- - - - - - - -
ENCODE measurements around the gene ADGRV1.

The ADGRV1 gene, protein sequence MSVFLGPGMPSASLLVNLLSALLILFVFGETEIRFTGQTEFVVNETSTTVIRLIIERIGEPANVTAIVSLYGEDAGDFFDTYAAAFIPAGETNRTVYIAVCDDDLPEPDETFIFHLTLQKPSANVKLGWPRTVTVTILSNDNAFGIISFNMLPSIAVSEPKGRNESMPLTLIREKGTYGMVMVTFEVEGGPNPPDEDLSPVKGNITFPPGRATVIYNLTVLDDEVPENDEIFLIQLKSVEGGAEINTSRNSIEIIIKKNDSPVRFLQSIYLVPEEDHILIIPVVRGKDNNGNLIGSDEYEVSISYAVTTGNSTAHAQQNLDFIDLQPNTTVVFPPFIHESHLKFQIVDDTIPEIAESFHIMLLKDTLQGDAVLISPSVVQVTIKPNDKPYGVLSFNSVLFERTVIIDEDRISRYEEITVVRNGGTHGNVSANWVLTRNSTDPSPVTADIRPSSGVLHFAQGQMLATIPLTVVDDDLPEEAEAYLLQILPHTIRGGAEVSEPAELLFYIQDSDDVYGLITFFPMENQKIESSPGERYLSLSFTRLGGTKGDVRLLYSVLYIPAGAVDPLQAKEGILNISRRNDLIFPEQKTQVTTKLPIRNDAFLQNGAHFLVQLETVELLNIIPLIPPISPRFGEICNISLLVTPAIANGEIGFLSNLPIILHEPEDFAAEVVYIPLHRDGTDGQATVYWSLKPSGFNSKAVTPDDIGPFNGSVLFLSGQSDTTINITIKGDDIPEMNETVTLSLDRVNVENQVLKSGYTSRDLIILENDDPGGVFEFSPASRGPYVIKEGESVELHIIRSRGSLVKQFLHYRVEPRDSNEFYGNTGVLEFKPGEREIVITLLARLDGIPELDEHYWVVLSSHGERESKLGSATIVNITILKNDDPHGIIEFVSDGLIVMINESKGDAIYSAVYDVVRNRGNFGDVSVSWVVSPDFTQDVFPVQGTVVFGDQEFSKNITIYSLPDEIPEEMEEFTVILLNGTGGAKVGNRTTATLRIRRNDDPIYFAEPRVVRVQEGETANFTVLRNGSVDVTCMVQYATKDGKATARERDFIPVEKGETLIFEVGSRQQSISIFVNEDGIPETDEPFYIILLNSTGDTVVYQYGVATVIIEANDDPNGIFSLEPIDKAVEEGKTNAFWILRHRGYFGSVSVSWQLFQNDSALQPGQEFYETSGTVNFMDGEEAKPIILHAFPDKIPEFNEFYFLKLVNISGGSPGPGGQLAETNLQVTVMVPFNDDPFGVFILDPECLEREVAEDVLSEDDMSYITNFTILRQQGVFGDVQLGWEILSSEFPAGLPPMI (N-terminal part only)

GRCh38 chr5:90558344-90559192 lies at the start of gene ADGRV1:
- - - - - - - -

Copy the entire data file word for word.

ENCODE measurements around the gene ADGRV1.

The ADGRV1 gene, protein sequence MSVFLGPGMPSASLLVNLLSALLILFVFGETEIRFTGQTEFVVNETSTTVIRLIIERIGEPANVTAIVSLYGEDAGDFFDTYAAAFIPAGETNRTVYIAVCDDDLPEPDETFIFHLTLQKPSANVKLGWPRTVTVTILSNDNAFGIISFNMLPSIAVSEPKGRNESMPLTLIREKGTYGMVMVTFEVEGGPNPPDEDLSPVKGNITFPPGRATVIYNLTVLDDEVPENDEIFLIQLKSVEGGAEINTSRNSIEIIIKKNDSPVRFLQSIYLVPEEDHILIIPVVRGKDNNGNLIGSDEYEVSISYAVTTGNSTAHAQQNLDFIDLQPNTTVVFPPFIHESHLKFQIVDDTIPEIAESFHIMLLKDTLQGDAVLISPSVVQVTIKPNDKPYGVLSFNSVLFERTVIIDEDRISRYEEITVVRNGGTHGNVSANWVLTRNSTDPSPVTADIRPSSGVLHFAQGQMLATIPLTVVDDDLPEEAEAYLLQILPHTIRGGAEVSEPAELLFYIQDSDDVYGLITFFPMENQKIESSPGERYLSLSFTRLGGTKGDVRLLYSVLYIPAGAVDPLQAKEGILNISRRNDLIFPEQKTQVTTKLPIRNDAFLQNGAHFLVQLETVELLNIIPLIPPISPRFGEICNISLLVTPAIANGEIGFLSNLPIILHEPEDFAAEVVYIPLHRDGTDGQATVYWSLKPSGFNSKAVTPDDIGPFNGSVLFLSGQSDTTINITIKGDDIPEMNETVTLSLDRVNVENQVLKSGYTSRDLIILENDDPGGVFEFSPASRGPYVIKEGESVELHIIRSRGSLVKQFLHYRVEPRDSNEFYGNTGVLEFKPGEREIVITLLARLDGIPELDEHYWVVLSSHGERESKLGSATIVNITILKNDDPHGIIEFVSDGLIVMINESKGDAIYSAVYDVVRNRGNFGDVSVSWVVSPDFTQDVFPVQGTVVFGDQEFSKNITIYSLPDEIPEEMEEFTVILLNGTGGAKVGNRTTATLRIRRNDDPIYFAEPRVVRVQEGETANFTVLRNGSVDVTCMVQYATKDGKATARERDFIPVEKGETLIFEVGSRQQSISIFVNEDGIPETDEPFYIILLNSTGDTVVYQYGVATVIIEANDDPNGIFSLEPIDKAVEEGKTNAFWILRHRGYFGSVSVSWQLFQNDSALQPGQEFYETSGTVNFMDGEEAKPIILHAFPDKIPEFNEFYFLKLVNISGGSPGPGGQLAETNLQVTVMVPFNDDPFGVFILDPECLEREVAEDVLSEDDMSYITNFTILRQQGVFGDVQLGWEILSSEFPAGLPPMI (N-terminal part only)

GRCh38 chr5:90558344-90559192 lies at the start of gene ADGRV1: